Does Antibiotic Administration Enhance Acquisition of Antimicrobial Resistance in Salmonella in vivo From the Chicken Resistome?
In this experiment, two S. Typhimurium isolates (934NR and 3147NRintI1) of the same strain (See Supplemental Figure 2) were used in order to determine if antimicrobial resistance genotype influenced the acquisition of new resistances. Isolate 3147NR contained a type 1 integron with an empty integration site enabling easy PCR screening of integron-associated resistance. Because inflammation has been shown to affect the antimicrobial resistance in Salmonella (Stecher et al., 2012), birds were administered an infectious dose high enough to cause clinical symptoms. A difference in mortality (Table 8) and poultry environment abundance (Figure 1) was shown between the isolates. Mortality was reduced in chickens fed litter resistome then administered isolate 3147NRintI1 (31.8% vs. 45.4%; p = 0.035) and the isolate was less abundant in the poultry environment compared to isolate 934NR (Figure 1). Isolate 934NR was also more likely to be ampicillin resistant (91.7% vs. 67.4%; p = 3.7 × 10−3 ) (Table 9).
Antibiotic administration had a minor effect on Salmonella resistance while it increased resistance in other Gram-negative enterics. The total Gram-negative enteric population peaked at 109 CFU/g in the feces of 2 weeks old birds, and remained high (∼108 CFU/g) up to 6 weeks of age (see Figure 2) however, for the most part, the resistant Gram-negatives did not exceed the abundance of susceptible population. There were also no significant differences in abundance of resistant Gram-negative enteric in the feces of birds colonized with the litter resistome. Nor did administering litter resistome as a gene donor affect resistance in Salmonella.
However, antimicrobial administration had a significant impact on resistance to certain antibiotics (Table 10). Streptomycin administration increased aminoglycoside and tetracycline resistance in Gram-negative enterics cultured from the poultry environment. Chlortetracycline usage also increased tetracycline resistance (p = 1.9 × 10−3 ) but had no effect on resistance to the other antimicrobials. There was no increase in resistance to chloramphenicol or ampicillin in birds administered antibiotics, nor was there a significant change in Salmonella abundance. The prevalence of resistance in Salmonella was impacted by the source (bird or environment) and the age of the birds (Tables 9, 11). A significantly greater proportion of Salmonella isolated from the poultry environment were resistant to ampicillin, streptomycin, and tetracycline, compared to Salmonella isolated from birds (80.6% vs. 52.6%; p = 2.2 × 10−3 ). In addition, ampicillin and tetracycline resistance was more likely in isolates cultured from the environment of 4–6 weeks old birds compared to 1–3 weeks old. Resistance to two or more antibiotics was also significantly more likely in isolates from the environment of older birds (97.1% vs. 51.4%; p = 1.5 × 10−5 ).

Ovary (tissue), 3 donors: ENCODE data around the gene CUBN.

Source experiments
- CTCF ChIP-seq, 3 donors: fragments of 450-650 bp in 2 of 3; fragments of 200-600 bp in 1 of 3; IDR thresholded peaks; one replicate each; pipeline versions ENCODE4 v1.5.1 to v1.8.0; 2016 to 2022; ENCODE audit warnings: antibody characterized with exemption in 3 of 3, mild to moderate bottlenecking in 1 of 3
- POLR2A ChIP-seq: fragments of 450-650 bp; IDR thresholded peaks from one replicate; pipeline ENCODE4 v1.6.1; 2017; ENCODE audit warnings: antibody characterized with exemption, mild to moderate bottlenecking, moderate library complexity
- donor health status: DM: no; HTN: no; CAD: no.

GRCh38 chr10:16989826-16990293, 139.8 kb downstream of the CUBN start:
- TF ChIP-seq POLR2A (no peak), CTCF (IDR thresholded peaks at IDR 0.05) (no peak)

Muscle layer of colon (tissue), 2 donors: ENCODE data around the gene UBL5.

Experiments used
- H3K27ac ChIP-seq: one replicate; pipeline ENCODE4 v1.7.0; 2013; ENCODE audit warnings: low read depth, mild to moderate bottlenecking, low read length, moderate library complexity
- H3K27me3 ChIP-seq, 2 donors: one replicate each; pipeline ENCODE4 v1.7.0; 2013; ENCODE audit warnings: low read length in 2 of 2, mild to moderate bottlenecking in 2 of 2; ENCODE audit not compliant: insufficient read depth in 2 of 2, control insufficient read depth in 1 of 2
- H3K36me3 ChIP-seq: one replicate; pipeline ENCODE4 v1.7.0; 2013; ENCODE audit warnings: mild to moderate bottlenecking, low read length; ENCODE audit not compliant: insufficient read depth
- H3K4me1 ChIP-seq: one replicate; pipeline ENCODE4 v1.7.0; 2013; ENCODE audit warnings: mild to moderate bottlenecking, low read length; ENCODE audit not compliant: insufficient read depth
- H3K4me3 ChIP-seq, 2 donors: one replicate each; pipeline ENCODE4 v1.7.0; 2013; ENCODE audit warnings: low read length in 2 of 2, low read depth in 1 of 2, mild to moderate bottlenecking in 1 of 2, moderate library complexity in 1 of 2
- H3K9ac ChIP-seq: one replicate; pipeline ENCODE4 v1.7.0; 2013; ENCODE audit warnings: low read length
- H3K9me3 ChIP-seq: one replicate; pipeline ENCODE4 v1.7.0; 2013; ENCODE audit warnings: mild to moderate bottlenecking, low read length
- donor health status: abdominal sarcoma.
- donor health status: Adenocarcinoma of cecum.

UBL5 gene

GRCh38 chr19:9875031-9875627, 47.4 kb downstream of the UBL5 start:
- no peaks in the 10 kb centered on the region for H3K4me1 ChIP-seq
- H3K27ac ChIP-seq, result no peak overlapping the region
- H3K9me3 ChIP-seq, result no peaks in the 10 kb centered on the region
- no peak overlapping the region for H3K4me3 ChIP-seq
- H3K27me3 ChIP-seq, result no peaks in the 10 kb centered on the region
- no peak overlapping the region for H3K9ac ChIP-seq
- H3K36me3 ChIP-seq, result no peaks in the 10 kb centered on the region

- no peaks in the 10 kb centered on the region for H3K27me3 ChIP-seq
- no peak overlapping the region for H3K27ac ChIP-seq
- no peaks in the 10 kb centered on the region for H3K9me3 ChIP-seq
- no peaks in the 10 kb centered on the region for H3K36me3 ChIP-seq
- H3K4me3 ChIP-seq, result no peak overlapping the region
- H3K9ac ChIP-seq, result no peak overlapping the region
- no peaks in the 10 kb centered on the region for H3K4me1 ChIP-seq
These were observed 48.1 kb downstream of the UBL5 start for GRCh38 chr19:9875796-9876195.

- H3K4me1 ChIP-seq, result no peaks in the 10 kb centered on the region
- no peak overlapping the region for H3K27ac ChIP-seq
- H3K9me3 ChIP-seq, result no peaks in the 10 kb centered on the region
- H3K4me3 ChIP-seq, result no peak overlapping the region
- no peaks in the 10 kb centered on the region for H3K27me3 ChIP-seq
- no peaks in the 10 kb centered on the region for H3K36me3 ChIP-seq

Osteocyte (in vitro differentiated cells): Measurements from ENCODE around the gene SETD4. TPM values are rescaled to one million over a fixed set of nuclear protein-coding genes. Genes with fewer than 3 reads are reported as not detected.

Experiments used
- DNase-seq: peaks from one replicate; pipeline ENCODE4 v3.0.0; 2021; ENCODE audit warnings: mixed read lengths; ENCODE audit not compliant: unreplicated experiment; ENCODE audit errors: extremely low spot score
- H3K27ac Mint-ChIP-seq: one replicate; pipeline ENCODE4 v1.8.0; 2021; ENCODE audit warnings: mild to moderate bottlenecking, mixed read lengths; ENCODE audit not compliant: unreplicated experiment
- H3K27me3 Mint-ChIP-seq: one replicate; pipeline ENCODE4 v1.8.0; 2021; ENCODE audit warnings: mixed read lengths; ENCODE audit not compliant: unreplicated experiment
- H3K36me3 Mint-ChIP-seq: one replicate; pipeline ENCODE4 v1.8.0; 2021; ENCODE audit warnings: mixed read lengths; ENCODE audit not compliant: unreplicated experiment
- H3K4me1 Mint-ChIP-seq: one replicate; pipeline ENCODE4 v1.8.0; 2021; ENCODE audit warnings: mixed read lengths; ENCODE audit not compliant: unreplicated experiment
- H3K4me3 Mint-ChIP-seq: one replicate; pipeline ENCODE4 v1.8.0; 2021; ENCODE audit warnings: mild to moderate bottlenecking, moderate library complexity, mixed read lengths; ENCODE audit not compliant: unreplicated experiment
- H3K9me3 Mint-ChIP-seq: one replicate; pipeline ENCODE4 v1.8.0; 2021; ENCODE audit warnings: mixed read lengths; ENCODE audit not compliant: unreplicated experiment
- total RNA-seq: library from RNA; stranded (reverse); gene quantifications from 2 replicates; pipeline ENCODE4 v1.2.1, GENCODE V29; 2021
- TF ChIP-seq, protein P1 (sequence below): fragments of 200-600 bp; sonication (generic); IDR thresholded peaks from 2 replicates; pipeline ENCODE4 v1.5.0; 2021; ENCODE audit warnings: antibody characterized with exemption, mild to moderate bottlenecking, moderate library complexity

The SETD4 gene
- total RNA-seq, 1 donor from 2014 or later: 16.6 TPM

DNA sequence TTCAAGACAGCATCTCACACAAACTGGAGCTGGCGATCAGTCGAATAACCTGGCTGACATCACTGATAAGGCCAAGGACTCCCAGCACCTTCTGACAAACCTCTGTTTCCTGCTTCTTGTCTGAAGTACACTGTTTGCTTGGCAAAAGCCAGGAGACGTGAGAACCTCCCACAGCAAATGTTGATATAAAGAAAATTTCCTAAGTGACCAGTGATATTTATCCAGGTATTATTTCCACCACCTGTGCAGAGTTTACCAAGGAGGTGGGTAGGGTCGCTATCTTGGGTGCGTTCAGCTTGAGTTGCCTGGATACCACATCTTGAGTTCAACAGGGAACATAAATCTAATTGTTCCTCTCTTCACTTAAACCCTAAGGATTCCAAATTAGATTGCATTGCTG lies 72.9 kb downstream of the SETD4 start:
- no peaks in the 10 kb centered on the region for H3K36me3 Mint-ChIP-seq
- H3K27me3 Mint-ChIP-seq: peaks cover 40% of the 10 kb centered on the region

Antimicrobial resistance phenotype and genotype was characterized in Salmonella isolated from the poultry environment in order to verify gene transfer to the Typhimurium strain. Isolates were screened for class 1 integrons and the integron-associated resistance genes sul1, aadA1, and aadB; blaTEM1; and tetA. Isolate 934NR, naturally resistant to streptomycin and sulfisoxazole, acquired resistances to ampicillin, amoxicillin, kanamycin, or tetracycline (Table 11). However, half of the 934NR isolated in this experiment were sensitive to streptomycin. Seven resistance phenotypes were identified with sulfisoxazole, ampicillin, and amoxicillin resistance as the most common. Eighty-seven percent of isolates were resistant to three or more antimicrobials. All β-lactam resistant 934NR isolates were positive for the blaTEM β-lactamase gene allele. The only other antimicrobial resistance gene detected was aadA1 in one isolate that was resistant to streptomycin and sulfisoxazole, however, none of the 934NR isolates were positive for class 1 integrons. Of the three tetracycline-resistant isolates examined, none were positive for tetA.
Similarly, isolate 3147NRintI1, naturally sulfisoxazole resistant, acquired resistances including ampicillin, amoxicillin, gentamicin, kanamycin, streptomycin and tetracycline. However, one third of 3147NRintI1 isolates were sensitive to sulfisoxazole. Eight antimicrobial resistance phenotypes were identified in 3147NRintI1, with resistances to streptomycin and sulfisoxazole the most common. Twenty-percent of these isolates were resistant to three or more antibiotics. However, three 3147NRintI1 isolates were cultured that were resistant to six or more antimicrobials. All β-lactam resistant 3147NRintI1 isolates were positive for blaTEM. Four of five gentamycin resistant isolates were positive for the aadB; and all tetracycline resistant 3147NRintI1 isolates were positive for tetA. The most common antimicrobial resistance genotype identified in 3147NRintI1 isolates was aadA1, aadB, blaTEM, sul1, tetA. The other antimicrobial resistance genotypes identified included blaTEM; and aadA1, blaTEM, sul1, tetA. All 3147NRintI1 isolates harboring aadA1, aadB, blaTEM, sul1, tetA or aadA1, blaTEM, sul1, tetA were positive for the class 1 integron. While the original Salmonella 3147NRintI1 isolate administered to the birds contained the class 1 integron, only 28% of antimicrobial resistant 3147 isolates cultured from the birds contained an integron. And Tn21, a transposon responsible for dissemination of class 1 integrons in avian E. coli (Bass et al., 1999), was not detected in any antimicrobial-resistant Salmonella isolates indicating that the integron was encoded on a different element.